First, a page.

In this blog post, I will be showing some coins from my collection of big and bold coinage with incredible designs. I am doing this in honor of this year's National Coin Week which occurred from April 18th-24th this year. And who knows? Maybe I'll get really lucky and get chosen as one of the top two blog posts. That would be so cool. However, let's get right into it. Below I have descriptions of the coins I chose to post about as well as their designs and I will post my own coins of these types from my collection below as well. Thanks so much and enjoy!Coin Images below from left to right: Saint Gaudens 1908 "No Motto" $20 Golden Eagle Coin (Entire Top Row); second-row: Rainbow-toned Morgan Dollar from 1884 Carson City, and United States Trade Dollar (1878); third row: Medio Balboa (1973) and Mexican Silver Peso (1925).1. Saint Gaudens $20 Golden Eagle CoinPerhaps one of the most, if not the most iconic form of coinage in American history, I just knew that I had to include my MS66 1908 "No Motto" $20 Saint Gaudens Golden Eagle coin in my blog post. The 1908 "No Motto" is one of the most common dates in the St. Gaudens series. In fact, there was a time in the 1980s when dealers would post sight-unseen bids for Saints they would post their bids and say "no 1908 No Mottos" or they would post a bid for all Saints except the 1908 No Motto and then post a little bit lower bit for 1908 No Mottos. I believe this was because most 1908 No Mottos look pretty ratty and the dealers' customers probably didn't like them. In contrast to the usual "ratty" look of the 1908 No Motto Saints, in the early 1990s, dealer Ron Gillio found a hoard of 9,900 absolutely incredible 1908 No Mottos. The hoard was dubbed the "Wells Fargo Discovery" because the initial transactions involving these coins took place in a Las Vegas Wells Fargo bank. The hoard contained thousands of superb Gems graded MS66 by PCGS, nearly 1,000 coins graded MS67, 101 coins graded MS68, and 10 virtually perfect gems graded MS69 with three of those ten coming extremely close to being graded MS70 by PCGS. Those 10 coins were the only Saints to ever be graded MS69 by PCGS and it was the largest hoard of ultra high quality $20 St. Gaudens ever discovered. Not only is the history of this coin incredible, but its design is extremely beautiful, making it a perfect example of big and bold American coinage! Augustus Saint Gaudens was also the first sculptor to design an American coin, before that, only the mint engravers produced the designs. Saint Gaudens based his design on the female figure known as "Victory" which he had designed in creating New York City's monument to General William Tecumseh Sherman, but the sculptor's ultimate inspiration was the Nike of Samothrace. On the coin, Liberty holds a torch in one hand, representing enlightenment; an olive branch in the other, a symbol of peace. She strides across a rocky outcrop and behind her are the United States Capitol and the rays of the Sun. The figure is surrounded by 46 stars, one for each of the states in 1907. The reverse is a side view of a flying eagle, seen slightly from below, with a rising sun and its rays behind it, complementing the obverse design. The edge bears the lettering "E Pluribus Unum" because Saint-Gaudens felt that he could not place a third line of text on the reverse without unbalancing the composition, and the obverse lacked room for the motto, so it was placed on the edge.2. United States Trade DollarIn China, theMexican peso(successor to theSpanish dollar) was greatly valued in commerce. However, the Chinese were sensitive to any changes in the coin's design and were reluctant to accept newer coins due to a minor design change. The American silver dollar, 7.5 grains (0.49g) lighter than its Spanish counterpart, was unpopular in East Asia due to its lightweight, forcing American merchants to purchase the Spanish or Mexican pieces to use in trade.Beginning in 1866, during the reign ofEmperor Maximilian, the design was changed to show the Emperor's portrait; this caused widespread nonacceptance of the coins in China.While conducting an investigation of theMint at San Francisco, deputy comptroller of the currencyJohn Jay Knoxbegan discussing the monetary situation with Louis A. Garnett, a man who had worked as both the treasurer and assayer of the San Francisco Mint.Garnett recommended that the United States mint a commercial dollar that would be exported to East Asia to compete with other countries' silvertrade coinsthat were already popular in that region.Garnett's rationale was that the majority of the coins would be hoarded or melted in Asia and would never be presented for redemption, allowing the government to make a profit from the seignorage. The U.S. Trade Dollar design depicts Lady Liberty resting on a cotton bale by the seashore. To her back stands a shock of grain. In her right hand, she extends an olive branch, a friendly gesture meant for those on the other side of the Pacific. The reverse shows an eagle with arrows and an olive branch in its talon. Below the eagle are the inscriptions "420 Grains .900 Fine" and "TRADE DOLLAR." This coin truly is one of my favorites and definitely represents a big, bold, beautiful design.3. The Medio Balboa (Panamanian Coin)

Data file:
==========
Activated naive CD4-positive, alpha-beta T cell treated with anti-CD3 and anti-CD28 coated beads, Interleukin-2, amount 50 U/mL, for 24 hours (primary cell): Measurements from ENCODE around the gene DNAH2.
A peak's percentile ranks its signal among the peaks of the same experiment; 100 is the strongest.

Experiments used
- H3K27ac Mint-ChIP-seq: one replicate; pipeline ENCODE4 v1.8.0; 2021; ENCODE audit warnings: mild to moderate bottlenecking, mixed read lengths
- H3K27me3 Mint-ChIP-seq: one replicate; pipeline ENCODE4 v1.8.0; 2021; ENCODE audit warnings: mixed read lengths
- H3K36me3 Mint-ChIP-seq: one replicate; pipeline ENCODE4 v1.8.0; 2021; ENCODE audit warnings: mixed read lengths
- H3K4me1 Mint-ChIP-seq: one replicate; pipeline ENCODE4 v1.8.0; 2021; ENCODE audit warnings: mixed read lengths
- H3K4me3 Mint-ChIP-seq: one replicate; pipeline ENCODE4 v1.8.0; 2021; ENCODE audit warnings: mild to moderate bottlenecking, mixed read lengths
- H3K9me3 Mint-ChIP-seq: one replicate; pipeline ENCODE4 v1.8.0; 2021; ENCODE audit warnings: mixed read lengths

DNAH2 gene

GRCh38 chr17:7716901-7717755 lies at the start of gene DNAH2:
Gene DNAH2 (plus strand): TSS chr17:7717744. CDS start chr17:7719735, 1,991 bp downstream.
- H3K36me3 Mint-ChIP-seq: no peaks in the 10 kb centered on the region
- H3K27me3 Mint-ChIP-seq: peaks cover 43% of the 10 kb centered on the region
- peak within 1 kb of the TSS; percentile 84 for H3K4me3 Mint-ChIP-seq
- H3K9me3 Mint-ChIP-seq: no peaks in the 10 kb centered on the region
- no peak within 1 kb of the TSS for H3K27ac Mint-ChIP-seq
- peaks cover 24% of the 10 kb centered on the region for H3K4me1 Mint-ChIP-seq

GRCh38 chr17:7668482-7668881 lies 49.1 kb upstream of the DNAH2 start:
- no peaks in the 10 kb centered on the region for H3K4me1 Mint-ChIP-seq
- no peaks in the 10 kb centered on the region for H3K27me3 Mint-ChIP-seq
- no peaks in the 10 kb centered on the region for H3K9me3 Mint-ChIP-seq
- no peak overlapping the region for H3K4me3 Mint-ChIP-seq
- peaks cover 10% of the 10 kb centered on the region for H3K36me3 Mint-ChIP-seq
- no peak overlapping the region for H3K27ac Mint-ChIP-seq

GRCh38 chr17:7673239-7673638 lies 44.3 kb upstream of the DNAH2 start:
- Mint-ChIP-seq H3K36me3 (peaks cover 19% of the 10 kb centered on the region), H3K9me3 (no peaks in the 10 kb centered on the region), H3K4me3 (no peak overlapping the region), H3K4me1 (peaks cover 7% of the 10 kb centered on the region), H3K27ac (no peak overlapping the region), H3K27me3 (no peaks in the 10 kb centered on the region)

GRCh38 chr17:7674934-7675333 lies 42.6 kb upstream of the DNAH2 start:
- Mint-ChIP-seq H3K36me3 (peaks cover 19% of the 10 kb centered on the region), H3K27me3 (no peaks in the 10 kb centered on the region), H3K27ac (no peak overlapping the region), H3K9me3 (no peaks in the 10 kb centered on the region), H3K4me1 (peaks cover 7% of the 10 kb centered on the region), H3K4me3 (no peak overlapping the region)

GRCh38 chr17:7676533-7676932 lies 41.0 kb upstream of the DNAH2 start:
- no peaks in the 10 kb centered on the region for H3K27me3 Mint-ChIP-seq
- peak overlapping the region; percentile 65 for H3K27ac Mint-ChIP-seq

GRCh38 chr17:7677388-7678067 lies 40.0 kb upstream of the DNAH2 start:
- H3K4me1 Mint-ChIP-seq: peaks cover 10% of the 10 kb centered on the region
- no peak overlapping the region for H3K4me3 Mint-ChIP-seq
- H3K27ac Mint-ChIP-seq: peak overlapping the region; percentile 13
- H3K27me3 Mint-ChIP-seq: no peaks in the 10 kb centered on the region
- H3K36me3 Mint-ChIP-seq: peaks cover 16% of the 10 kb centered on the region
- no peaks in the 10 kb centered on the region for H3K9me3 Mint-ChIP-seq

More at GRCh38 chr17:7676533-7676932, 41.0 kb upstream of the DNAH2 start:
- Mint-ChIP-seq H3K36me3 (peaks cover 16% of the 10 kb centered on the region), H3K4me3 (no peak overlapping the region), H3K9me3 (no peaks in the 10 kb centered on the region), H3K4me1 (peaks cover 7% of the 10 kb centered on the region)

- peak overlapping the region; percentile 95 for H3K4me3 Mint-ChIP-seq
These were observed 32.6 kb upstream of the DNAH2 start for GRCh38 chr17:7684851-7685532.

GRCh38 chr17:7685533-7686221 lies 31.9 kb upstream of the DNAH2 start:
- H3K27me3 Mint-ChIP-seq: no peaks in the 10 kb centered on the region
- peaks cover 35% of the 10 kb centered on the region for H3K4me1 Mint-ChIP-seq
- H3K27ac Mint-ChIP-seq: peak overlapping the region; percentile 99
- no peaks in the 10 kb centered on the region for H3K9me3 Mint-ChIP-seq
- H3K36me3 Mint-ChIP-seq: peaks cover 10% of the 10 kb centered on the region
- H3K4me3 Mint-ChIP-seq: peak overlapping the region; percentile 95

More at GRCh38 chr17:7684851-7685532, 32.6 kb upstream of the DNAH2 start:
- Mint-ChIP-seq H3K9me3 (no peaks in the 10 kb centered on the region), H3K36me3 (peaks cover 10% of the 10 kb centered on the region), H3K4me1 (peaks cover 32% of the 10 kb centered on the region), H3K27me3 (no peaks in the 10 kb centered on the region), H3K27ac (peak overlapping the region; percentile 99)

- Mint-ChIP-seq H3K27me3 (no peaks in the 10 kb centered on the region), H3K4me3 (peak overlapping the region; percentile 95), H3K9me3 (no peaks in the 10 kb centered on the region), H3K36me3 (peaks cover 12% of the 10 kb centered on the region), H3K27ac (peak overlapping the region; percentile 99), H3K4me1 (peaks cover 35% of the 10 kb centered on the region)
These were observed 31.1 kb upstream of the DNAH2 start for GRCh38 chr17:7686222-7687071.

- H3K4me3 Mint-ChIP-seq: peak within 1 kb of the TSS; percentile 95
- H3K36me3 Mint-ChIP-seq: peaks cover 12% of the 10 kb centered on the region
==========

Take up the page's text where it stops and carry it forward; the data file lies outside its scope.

READ MORE
We use cookies to provide users the best experience on our website. If you continue without changing your cookie settings, we'll assume that you agree to receive all cookies on money.org. You may disable cookies at any time using your internet browser configuration. By continuing to use this website, you agree to our privacy policy and terms of use. To learn more about how we use cookies and to review our privacy policy, click here.